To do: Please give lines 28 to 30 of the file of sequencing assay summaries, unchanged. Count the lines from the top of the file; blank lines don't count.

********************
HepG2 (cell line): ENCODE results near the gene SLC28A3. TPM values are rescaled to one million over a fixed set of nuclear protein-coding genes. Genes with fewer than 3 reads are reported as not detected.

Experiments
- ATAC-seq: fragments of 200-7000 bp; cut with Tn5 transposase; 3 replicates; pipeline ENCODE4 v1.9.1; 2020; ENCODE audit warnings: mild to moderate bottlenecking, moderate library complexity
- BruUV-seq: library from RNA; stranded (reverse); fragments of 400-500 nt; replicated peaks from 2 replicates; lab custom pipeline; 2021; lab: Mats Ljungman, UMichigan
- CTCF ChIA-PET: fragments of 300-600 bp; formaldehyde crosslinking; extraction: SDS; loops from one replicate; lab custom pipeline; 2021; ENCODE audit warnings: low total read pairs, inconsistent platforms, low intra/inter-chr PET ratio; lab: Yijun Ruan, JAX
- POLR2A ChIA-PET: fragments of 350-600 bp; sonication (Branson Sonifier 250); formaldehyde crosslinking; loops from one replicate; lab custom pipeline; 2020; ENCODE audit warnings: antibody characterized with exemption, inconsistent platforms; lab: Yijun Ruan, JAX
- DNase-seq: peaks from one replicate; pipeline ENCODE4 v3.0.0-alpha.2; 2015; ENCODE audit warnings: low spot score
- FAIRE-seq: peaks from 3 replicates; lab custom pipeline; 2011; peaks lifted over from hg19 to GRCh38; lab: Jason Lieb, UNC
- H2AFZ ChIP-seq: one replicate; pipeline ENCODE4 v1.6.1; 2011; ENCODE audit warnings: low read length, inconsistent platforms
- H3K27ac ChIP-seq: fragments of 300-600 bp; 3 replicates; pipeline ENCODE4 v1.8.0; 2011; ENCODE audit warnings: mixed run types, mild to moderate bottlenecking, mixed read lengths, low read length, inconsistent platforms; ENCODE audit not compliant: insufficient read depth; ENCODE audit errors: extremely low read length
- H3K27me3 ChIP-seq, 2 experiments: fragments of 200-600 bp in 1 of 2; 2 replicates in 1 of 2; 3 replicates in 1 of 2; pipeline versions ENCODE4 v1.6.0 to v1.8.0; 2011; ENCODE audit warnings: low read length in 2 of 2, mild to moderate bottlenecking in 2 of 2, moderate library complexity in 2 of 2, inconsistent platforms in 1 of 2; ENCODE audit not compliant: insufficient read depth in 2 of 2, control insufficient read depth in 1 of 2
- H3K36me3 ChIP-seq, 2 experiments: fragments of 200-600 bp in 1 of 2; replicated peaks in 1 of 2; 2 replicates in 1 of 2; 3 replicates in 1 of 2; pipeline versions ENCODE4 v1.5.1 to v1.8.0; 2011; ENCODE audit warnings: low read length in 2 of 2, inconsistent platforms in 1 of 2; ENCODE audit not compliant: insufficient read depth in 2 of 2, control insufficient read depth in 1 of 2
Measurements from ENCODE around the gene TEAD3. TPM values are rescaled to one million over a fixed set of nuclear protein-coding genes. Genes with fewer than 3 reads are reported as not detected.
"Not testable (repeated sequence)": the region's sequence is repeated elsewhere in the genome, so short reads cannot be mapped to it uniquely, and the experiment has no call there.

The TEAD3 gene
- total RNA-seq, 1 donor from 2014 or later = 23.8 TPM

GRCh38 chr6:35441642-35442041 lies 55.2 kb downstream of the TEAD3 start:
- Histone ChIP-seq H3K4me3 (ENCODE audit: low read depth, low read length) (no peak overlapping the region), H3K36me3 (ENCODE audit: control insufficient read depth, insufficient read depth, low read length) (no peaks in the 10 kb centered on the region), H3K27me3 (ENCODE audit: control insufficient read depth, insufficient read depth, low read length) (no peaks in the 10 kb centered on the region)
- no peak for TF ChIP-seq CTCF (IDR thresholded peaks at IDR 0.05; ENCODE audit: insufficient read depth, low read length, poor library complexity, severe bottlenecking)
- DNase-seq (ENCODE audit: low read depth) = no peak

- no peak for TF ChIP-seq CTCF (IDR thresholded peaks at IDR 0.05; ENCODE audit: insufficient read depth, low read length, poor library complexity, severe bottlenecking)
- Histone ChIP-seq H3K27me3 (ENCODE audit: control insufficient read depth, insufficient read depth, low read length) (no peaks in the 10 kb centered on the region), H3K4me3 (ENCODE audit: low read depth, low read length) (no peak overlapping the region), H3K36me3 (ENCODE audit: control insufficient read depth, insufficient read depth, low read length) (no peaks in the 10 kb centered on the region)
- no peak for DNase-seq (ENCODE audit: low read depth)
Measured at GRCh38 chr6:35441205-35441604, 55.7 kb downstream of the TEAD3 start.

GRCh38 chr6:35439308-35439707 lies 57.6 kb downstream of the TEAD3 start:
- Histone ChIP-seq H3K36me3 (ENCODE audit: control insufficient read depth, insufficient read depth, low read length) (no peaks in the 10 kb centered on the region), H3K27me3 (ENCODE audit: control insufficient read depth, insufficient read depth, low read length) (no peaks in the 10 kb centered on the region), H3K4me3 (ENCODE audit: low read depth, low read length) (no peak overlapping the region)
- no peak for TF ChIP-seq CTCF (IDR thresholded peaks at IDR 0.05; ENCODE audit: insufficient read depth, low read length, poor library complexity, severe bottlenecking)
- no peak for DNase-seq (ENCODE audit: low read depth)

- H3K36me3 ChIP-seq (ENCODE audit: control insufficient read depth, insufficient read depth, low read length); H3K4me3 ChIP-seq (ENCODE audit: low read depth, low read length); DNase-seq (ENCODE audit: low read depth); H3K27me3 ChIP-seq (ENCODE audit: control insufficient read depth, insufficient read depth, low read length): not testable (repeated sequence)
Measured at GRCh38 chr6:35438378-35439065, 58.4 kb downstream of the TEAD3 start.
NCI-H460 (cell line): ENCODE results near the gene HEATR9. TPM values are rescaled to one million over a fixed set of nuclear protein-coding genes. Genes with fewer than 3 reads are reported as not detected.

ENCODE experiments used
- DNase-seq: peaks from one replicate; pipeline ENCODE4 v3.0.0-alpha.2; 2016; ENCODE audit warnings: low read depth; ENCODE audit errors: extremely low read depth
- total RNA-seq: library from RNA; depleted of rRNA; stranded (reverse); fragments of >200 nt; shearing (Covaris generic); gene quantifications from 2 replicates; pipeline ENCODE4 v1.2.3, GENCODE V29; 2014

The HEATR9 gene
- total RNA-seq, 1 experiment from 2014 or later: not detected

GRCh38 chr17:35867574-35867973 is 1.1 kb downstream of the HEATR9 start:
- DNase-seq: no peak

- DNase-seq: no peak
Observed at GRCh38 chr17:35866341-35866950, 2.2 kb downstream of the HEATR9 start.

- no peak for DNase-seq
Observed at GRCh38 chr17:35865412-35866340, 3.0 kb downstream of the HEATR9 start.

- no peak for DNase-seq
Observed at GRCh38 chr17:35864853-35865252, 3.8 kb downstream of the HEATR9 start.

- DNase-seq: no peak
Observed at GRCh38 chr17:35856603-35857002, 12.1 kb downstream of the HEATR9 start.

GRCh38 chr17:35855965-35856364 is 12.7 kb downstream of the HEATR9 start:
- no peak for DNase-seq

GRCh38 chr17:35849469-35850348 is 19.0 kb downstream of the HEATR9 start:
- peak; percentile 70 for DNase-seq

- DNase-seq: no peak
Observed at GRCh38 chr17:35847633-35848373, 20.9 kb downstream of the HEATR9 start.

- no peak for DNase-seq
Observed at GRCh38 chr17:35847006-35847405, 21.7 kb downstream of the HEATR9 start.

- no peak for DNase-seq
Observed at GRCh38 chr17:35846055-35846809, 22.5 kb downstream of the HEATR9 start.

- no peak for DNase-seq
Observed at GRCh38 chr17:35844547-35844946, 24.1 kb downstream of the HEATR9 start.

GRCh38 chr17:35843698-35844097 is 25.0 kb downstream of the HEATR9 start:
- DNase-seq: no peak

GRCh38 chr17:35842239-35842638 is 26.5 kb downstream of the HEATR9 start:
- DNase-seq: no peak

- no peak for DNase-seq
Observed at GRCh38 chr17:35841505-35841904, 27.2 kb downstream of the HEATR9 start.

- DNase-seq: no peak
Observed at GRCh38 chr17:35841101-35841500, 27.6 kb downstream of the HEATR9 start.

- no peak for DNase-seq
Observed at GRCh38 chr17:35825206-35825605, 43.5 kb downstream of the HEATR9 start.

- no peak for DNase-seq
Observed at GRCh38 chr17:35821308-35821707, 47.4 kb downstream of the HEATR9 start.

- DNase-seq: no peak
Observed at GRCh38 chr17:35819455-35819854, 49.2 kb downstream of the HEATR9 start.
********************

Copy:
- no peak for DNase-seq (ENCODE audit: low read depth)

- H3K36me3 ChIP-seq (ENCODE audit: control insufficient read depth, insufficient read depth, low read length); H3K4me3 ChIP-seq (ENCODE audit: low read depth, low read length); DNase-seq (ENCODE audit: low read depth); H3K27me3 ChIP-seq (ENCODE audit: control insufficient read depth, insufficient read depth, low read length): not testable (repeated sequence)
Measured at GRCh38 chr6:35438378-35439065, 58.4 kb downstream of the TEAD3 start.